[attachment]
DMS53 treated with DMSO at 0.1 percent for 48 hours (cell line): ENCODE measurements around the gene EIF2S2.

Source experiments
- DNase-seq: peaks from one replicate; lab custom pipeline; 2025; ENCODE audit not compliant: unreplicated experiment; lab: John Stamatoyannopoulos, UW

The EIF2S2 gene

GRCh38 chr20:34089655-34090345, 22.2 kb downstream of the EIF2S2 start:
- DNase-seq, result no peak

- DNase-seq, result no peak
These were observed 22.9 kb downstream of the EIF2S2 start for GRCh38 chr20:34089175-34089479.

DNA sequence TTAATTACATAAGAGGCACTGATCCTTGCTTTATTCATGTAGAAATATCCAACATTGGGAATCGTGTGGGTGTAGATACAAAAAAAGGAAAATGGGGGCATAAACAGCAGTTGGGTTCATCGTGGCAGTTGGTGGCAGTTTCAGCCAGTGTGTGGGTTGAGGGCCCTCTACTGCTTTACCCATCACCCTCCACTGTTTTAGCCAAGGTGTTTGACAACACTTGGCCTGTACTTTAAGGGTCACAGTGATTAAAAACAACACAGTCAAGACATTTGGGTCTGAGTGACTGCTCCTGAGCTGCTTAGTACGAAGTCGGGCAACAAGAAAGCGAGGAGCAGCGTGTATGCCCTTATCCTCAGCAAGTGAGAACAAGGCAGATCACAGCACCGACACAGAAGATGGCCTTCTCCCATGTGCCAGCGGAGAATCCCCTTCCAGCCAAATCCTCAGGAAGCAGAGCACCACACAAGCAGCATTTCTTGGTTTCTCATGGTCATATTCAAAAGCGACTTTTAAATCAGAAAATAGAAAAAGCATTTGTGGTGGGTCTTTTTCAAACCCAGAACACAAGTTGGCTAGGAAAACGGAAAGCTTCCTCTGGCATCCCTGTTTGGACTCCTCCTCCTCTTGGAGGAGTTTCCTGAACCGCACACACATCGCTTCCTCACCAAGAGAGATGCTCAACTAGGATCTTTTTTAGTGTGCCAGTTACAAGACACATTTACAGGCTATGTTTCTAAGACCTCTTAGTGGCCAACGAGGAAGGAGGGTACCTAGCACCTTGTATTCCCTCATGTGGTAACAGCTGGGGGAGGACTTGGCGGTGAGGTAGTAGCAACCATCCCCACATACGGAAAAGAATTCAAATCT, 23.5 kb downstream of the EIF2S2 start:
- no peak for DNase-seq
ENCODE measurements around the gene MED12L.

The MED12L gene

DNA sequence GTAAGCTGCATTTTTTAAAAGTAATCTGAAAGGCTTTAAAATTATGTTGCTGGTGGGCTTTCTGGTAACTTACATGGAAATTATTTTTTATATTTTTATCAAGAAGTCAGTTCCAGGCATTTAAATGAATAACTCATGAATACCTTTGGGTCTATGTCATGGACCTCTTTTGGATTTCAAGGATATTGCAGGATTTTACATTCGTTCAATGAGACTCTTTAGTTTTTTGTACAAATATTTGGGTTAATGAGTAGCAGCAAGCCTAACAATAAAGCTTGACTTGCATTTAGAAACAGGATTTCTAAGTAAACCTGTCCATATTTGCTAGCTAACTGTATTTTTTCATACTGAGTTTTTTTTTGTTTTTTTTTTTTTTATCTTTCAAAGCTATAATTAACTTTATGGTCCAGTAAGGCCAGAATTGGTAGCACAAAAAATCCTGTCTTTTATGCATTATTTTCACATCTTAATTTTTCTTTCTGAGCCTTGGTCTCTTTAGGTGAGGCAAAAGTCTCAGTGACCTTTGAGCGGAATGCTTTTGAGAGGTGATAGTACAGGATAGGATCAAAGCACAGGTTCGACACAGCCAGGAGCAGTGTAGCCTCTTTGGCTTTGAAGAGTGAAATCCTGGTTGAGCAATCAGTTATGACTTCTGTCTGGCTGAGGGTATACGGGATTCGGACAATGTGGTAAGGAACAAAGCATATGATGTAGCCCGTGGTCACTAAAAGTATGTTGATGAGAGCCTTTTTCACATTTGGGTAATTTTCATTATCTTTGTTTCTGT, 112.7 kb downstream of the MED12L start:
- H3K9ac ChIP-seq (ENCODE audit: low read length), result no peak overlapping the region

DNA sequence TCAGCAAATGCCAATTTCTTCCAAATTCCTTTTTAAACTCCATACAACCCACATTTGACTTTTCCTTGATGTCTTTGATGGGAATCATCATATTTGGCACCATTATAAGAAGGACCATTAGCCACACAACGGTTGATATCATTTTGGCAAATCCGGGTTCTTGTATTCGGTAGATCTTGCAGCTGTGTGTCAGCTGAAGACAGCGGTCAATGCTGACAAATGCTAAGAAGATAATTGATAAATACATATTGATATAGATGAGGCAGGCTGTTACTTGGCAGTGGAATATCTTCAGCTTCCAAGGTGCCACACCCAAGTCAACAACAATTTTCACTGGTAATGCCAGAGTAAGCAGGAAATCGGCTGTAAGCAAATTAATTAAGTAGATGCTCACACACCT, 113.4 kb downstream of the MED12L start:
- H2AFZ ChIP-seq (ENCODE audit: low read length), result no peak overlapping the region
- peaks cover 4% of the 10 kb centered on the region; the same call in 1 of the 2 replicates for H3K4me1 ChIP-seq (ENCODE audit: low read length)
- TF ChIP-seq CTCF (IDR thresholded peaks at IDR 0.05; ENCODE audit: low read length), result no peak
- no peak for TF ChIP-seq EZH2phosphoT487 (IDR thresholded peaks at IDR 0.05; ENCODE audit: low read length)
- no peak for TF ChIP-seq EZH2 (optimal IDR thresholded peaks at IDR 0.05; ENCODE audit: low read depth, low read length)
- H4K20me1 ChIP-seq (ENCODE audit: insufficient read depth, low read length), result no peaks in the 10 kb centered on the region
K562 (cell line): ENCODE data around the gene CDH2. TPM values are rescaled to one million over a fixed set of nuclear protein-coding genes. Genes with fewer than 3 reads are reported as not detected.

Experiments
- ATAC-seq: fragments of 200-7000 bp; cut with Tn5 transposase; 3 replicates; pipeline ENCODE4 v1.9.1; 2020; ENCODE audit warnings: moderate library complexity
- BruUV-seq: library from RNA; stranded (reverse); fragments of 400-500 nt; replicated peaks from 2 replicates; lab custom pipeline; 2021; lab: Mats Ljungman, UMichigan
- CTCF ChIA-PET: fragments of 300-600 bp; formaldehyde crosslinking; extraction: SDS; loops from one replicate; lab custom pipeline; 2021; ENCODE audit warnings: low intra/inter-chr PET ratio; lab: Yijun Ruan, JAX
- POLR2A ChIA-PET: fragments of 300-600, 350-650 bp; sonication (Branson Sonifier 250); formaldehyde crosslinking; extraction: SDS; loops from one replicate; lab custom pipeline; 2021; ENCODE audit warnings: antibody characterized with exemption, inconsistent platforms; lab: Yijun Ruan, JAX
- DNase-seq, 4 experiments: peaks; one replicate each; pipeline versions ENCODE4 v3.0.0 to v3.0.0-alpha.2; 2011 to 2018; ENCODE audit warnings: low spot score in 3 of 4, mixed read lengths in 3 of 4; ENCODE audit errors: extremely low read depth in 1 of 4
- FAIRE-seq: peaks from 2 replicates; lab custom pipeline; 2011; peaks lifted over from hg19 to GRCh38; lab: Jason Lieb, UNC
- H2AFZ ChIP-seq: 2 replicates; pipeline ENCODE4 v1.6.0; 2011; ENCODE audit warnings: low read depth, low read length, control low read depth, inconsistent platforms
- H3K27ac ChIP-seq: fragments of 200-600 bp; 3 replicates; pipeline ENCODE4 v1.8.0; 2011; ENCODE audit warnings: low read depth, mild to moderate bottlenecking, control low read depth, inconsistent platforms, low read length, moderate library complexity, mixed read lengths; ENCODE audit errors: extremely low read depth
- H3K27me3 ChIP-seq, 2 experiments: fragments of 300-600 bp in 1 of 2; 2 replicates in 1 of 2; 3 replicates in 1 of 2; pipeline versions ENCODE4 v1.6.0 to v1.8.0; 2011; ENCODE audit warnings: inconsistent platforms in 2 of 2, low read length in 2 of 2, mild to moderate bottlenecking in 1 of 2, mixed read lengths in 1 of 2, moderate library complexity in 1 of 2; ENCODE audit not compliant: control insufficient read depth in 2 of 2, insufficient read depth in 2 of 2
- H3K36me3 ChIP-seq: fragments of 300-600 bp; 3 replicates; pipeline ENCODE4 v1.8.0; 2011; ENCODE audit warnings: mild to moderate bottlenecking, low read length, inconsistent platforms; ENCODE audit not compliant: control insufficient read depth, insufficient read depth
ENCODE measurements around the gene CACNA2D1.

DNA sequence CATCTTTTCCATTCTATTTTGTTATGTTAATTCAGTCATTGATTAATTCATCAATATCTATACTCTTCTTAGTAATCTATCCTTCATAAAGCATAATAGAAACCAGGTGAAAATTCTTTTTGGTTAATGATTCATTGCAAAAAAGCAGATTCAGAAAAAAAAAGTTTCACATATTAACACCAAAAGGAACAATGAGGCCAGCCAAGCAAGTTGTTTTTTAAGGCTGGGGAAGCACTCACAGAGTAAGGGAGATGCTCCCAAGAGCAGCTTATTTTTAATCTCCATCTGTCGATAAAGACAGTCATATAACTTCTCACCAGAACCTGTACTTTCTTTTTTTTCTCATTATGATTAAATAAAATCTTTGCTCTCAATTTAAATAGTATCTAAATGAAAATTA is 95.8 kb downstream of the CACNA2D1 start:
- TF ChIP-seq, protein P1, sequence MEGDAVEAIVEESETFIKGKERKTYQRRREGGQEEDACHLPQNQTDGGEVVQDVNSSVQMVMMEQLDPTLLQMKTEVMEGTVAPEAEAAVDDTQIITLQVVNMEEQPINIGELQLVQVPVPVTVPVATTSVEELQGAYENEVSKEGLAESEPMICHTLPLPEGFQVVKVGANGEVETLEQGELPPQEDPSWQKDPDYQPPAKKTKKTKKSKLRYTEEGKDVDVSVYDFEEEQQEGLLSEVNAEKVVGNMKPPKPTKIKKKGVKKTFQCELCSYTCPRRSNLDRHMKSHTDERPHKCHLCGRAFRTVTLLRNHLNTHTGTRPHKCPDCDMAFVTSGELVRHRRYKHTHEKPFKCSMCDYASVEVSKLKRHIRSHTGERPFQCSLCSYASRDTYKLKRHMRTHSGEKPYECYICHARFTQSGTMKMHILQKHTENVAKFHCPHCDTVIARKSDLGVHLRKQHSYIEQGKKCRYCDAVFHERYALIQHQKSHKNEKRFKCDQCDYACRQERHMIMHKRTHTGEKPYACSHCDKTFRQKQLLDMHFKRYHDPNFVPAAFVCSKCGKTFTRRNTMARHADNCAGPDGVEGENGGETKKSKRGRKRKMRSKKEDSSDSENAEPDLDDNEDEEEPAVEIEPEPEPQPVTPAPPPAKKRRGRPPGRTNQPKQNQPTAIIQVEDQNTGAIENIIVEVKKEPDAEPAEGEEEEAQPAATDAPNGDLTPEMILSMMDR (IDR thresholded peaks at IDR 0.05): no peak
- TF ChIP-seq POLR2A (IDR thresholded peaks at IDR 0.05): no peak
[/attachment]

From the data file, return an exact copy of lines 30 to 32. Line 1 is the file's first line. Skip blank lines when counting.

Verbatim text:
- H2AFZ ChIP-seq: 2 replicates; pipeline ENCODE4 v1.6.0; 2011; ENCODE audit warnings: low read depth, low read length, control low read depth, inconsistent platforms
- H3K27ac ChIP-seq: fragments of 200-600 bp; 3 replicates; pipeline ENCODE4 v1.8.0; 2011; ENCODE audit warnings: low read depth, mild to moderate bottlenecking, control low read depth, inconsistent platforms, low read length, moderate library complexity, mixed read lengths; ENCODE audit errors: extremely low read depth
- H3K27me3 ChIP-seq, 2 experiments: fragments of 300-600 bp in 1 of 2; 2 replicates in 1 of 2; 3 replicates in 1 of 2; pipeline versions ENCODE4 v1.6.0 to v1.8.0; 2011; ENCODE audit warnings: inconsistent platforms in 2 of 2, low read length in 2 of 2, mild to moderate bottlenecking in 1 of 2, mixed read lengths in 1 of 2, moderate library complexity in 1 of 2; ENCODE audit not compliant: control insufficient read depth in 2 of 2, insufficient read depth in 2 of 2